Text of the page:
Online, as a keyboard user, you can press either Enter or Space to activate a button. But (with native controls at least), it’s actually more complicated than that. Native buttons fire on key down when you press Enter. That means you can hold down the Enter key to repeatedly activate the button. On the other hand, native buttons fire on key up when you press Space. That means you can press down Space with your right hand, realize you actually don’t want to activate the element, and then press Tab with your left hand to shift keyboard focus away from the button without activating it. Both of these options are useful — sometimes you may want to repeatedly activate a button, and other times you may want to be able to change your mind and not activate it after all. This is made even more complicated with screen readers. Typically, when screen reader users press either Enter or Space, screen readers actually fire click events, rather than keyboard events. I think this behavior is because many buttons are not keyboard accessible, so by firing click events, screen readers can activate more buttons and therefore be more useful to blind users.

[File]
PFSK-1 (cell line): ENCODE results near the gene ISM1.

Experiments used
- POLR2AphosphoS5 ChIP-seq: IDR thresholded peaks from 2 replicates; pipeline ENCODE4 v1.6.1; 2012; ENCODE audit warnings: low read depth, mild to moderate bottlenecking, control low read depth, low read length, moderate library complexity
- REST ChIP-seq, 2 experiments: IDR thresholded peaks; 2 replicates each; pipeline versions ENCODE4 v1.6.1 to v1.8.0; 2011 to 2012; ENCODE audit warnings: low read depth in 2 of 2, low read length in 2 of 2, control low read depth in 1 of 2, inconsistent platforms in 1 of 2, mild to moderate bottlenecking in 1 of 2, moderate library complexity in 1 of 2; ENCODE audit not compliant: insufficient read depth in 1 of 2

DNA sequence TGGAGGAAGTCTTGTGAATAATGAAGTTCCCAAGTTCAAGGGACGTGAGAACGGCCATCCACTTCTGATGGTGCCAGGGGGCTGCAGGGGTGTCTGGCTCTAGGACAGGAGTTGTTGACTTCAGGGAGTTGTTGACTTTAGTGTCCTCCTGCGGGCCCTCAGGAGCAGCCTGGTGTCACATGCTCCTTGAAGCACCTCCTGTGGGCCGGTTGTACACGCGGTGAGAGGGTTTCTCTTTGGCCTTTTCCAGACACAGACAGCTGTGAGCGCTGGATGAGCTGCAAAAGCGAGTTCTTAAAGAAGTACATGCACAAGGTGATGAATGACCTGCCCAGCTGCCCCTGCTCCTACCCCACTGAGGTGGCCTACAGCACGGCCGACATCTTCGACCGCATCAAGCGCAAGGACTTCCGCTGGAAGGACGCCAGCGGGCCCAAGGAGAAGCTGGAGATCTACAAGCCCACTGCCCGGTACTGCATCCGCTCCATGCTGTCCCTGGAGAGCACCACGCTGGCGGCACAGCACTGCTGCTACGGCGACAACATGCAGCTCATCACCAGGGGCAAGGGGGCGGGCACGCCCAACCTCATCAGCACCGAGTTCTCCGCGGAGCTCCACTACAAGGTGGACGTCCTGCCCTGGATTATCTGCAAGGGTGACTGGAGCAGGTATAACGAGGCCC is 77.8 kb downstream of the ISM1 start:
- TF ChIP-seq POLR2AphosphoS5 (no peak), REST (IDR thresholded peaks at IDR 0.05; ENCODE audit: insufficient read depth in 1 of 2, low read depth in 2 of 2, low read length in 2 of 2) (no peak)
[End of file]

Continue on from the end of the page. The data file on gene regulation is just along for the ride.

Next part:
I find this fascinating because this sort of minutia is easily unknown and overlooked, but it has significant implications. It is important to keyboard users because even though both Enter and Space will activate a button, they do so in different ways and therefore aren’t interchangeable. While only a minority of folks are keyboard-only users, a majority of people use keyboards at least some of the time online, and so this is potentially something most people would benefit from knowing. Beyond that, this is something most developers should know as well. If you are creating custom components on your site, you will need to create event listeners so that users can interact with those components, and if you’re doing that, you probably should stick with the established pattern users are familiar with: Enter fires on key down (potentially repeatedly) while Space fires on key up. I find this interesting because it’s a small thing, but it helps me to understand the web with more nuance and sophistication, and because it can have surprisingly broad implications.